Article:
A walk on a beach can be fun, but generally not profitable.
Liz Chase of Kasilof, however, has found a way to make some money and a name for herself by combing Cook Inlet beaches for maritime treasures.
Chase makes wreaths from her beach finds. At last count, she had sold more than 300.
She travels to fish sites around the Kenai Peninsula and attains many items from fishers who would otherwise dispose of the objects.
"It is garbage to them, but it is treasure to me," she said.
Her husband, Mike, sparked her creativity early on by encouraging her to "do something with all that junk or get rid of it." Today, he is glad he helped her.
Shells are not the only fishy things that can be found on wreaths made by Chase. Crab shells, jaw bones of various creatures and sea stars are just a few of the animal remains Chase has collected for her art works.
Photo by SARA SMITH
"There is no one who can make them like Liz makes them," Mike said. "She has a gift for them."
In 1982, Liz and Mike moved to Alaska and soon became fish buyers for the Salamatof cannery in Kenai. The couple drove 10 miles of Northern District beach to pick up fish.
But Liz soon was collecting more than just fish.
It didn't take long until she was overwhelmed by a plethora of sea remains. Using her free time, she glued the remains to discarded fish boxes or strung driftwood together to give away or to sell.
In 1988, the couple purchased a permit to setnet in Cook Inlet. To commemorate the purchase, Liz made a wreath of old rope that had washed ashore and hot glued a few shells on it along with a piece of beach glass. Because of the stiffness of the used rope, the shape held with the weight of the shells. The wreath still hangs in the Chase home.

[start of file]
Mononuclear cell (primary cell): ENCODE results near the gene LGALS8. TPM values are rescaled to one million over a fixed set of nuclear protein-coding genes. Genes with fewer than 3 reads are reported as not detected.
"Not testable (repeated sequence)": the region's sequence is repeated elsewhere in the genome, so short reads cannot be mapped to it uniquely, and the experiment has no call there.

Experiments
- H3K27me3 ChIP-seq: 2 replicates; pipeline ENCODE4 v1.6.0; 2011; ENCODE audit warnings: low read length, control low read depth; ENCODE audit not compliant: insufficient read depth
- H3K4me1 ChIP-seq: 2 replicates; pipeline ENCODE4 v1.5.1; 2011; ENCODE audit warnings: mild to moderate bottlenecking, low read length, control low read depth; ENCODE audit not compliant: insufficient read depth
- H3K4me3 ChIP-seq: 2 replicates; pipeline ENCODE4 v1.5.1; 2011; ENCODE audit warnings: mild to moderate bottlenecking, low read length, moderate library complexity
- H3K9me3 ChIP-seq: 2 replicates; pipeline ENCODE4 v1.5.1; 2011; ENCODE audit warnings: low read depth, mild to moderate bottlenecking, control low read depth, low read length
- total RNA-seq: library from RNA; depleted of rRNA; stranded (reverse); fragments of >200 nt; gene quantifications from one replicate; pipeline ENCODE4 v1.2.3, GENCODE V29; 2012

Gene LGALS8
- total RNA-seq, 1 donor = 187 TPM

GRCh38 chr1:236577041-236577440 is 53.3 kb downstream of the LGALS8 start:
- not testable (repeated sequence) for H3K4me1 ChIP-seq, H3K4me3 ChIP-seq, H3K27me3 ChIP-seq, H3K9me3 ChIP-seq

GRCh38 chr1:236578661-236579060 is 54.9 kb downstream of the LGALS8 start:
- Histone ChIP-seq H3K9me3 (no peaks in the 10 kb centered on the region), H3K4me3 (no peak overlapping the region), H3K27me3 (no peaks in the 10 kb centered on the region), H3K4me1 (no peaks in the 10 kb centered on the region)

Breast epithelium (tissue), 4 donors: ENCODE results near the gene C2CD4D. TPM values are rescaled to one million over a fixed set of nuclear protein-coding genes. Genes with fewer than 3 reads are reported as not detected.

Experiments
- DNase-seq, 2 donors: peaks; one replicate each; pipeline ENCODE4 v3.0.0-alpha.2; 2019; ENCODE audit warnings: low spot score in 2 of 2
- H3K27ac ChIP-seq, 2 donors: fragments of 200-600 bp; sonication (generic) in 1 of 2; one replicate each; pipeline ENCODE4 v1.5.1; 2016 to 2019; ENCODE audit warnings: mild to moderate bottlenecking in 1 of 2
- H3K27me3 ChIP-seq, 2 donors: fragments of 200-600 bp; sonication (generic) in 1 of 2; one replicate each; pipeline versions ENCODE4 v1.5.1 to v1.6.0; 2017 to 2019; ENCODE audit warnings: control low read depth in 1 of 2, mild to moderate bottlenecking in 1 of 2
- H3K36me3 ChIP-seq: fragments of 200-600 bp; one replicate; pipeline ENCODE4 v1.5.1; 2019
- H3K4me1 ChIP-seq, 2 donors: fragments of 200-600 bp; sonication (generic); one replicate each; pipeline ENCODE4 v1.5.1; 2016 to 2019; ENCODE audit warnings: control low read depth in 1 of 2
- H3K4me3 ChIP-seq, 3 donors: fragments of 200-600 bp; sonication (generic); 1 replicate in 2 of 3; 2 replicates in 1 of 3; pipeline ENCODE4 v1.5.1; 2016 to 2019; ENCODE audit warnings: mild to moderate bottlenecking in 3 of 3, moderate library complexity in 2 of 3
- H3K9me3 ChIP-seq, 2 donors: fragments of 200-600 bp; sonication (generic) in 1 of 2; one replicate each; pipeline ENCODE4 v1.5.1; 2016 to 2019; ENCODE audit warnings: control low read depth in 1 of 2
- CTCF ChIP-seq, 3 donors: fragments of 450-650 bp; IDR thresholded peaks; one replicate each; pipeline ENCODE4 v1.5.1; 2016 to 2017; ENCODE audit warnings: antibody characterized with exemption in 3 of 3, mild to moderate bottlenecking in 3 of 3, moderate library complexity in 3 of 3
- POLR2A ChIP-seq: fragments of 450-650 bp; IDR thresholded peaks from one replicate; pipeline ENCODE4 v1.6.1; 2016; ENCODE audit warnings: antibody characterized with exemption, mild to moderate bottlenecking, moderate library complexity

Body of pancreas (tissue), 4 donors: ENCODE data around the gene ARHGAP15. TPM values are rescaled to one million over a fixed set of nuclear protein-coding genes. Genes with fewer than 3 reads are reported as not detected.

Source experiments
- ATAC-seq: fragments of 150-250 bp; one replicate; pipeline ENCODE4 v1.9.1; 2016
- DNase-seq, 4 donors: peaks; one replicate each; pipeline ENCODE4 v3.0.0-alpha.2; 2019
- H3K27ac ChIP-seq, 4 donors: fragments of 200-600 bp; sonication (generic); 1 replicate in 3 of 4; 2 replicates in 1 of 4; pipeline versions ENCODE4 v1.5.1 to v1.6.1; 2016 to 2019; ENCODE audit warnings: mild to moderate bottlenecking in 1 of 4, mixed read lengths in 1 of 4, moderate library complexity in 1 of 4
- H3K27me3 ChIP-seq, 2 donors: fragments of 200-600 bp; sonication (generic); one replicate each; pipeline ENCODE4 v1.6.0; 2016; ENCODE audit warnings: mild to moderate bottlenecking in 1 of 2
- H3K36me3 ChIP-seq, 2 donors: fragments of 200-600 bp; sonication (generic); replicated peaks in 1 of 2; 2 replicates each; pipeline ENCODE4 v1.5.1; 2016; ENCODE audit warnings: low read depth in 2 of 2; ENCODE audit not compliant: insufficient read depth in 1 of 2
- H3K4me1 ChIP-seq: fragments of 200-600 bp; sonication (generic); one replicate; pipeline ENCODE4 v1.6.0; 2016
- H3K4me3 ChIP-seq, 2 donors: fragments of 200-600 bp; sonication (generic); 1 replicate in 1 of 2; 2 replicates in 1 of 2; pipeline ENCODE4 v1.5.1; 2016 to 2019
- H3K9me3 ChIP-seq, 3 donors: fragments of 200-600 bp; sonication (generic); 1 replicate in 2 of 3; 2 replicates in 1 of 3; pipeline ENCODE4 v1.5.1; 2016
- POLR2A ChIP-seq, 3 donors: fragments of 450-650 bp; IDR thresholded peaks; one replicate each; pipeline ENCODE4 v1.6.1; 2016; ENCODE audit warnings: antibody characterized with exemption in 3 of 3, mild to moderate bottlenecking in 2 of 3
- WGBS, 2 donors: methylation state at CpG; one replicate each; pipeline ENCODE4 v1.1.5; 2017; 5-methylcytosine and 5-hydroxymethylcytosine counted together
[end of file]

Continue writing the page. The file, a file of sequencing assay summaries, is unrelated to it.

With many positive comments about that first wreath, Liz began making more wreaths in 1995. Most of them were Christmas presents.
Chase's creations are not always circular, but they are creative. Her creations are adorned with shells, corks, fishing rope and more. Chase has combed area beaches in search of unique objects for the wreaths.
Photo by SARA SMITH
Then, she made and sold her wreaths at the annual craft fair held in late November in Kenai. Today, she still participates in the event, but also makes many wreaths for phone-order customers.
While her summers are spent fishing in Cook Inlet, Liz works on her wreaths during the winter months in her home under the business name of Beachm's Nautical Nook. The name "Beachm" is derived from the first letter of the name of each of her family members. Her nook is filled with boxes filled with almost every sea object imaginable. Each wreath takes anywhere from five to 10 hours to create.
The wreaths are not just nice wall hangings, but a way to educate people about the richness of Cook Inlet fisheries.
"It is not just about salmon," said Liz, who became interested in the history of the Cook Inlet fisheries once she became personally involved with them.
Liz notes on the insert that comes with her wreaths that the primary fisheries represented in her wreaths are salmon setnet, purse seine, drift gillnet, halibut and cod longline. The shellfish industries represented are mussels, crabbing, oyster, razor and little neck clams, and scallop drag fisheries.
Her four children have combed the beaches over the years to help her find just the right shells and other sea prizes.
She said she also has had families bring her items to make a wreath to give to the fisher in their lives.
"The stuff and art I touch are the things he really used, and that is special for me," said Liz.
Every wreath is made with care, and it is often hard to part with her creations.
"Because every one is different, it is like giving your children away," she said.
Some of her favorite wreaths are on display this month at Kaladi Brothers Coffee Company. These wreaths are ones Liz cannot bear to part with, but that she nevertheless wants to share.
Though she also enjoys depicting fisheries through oil painting, the orders she gets keep her making the wreaths.
"I can't get away from the wreaths because I love them," she said.
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